MG making an Oklahoma comeback
OKLAHOMA CITY ” China’s oldest carmaker plans to build an assembly plant in southern Oklahoma to help revive a historic English automotive brand ” the MG.
Nanjing Automobile Corp. will locate a manufacturing facility and parts distribution center at the Ardmore Air Park, said Duke T. Hale, the chairman and chief executive officer of Nanjing’s MG Motors North America/Europe business.
In formalizing an announcement the company made earlier Wednesday, Hale told an Oklahoma City news conference that the strength of the MG brand name will help sell the sporty vehicle.
“Owners clubs and enthusiasts are all about the brand,” he said. “They are all about driving an MG.”
Hale said Oklahoma was one of several locations the company considered for the plant. He said strong state incentives and distribution advantages contributed to the decision.
He said Ardmore will be an excellent location for a distribution center because it has rail access, the city’s airpark has ability to handle large aircraft and Houston can be used as a port.
“Ardmore and the airpark truly is a logistical, distribution dream,” Hale said.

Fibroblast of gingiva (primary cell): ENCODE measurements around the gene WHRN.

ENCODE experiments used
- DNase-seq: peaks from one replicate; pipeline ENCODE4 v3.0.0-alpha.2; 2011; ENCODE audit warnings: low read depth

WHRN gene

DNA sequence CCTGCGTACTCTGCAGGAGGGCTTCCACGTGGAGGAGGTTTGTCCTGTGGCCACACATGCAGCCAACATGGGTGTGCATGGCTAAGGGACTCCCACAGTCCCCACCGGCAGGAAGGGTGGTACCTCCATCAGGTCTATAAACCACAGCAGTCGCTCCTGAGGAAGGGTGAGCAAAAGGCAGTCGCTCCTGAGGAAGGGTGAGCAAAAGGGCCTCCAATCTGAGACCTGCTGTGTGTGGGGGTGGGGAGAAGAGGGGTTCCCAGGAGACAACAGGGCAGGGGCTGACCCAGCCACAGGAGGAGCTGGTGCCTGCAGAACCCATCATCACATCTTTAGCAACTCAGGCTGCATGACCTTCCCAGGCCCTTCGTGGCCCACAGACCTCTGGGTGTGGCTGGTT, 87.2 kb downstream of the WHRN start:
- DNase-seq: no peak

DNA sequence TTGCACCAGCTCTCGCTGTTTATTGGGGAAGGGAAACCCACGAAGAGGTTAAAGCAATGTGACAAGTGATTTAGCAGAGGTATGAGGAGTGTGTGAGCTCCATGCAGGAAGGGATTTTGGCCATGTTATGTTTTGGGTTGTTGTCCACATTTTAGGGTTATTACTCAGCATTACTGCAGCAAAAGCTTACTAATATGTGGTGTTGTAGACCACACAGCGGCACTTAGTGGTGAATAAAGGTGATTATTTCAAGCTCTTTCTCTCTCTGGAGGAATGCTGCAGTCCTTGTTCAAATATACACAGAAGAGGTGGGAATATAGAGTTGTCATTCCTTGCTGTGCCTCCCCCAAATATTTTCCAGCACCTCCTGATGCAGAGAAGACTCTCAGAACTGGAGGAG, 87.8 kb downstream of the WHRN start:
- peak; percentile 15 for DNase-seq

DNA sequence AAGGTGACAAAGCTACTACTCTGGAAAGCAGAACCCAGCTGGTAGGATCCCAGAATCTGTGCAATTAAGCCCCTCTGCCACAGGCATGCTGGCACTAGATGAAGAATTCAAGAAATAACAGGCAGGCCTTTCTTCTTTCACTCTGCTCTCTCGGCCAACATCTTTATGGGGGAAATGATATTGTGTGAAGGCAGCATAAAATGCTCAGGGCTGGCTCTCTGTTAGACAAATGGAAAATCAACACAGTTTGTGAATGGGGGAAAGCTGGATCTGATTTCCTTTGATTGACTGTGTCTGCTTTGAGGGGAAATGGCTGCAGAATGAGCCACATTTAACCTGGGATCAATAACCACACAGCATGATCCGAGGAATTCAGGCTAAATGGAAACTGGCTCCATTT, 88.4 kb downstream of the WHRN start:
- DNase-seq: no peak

Oklahoma City will be the site of the company’s global headquarters for sales, marketing and distribution outside of Asia. A new research and development facility will be housed at the University of Oklahoma in Norman.
At full capacity, MG Motors is expected to create about 550 jobs in Oklahoma.
MG was Britain’s last independent auto manufacturer but had not produced a new model since 1998. In the 1960s, the company turned out 40 percent of the cars bought in Britain.
The Oklahoma operations are part of a global business strategy by the newly formed MG Motors, which also plans to build vehicles in Nanjing, China, NAC’s home, as well as resume production at the Longbridge assembly plant near Birmingham, England.
The state is offering Nanjing tax breaks for job creation and a new business development fund. The state will make $15 million in improvements to the Ardmore airpark.
The Ardmore investment comes less than five months after General Motors Corp. closed its Oklahoma City assembly plant, the first of 12 facilities the company plans to shutter by 2008 as it struggles to bring production in line with market demand. The Oklahoma City plant produced sport utility vehicles like the Chevrolet Trailblazer EXT and employed 2,200 hourly and 200 salaried workers.
The deal came together after state officials visited company officials in England to pitch Ardmore as an ideal location for the plant.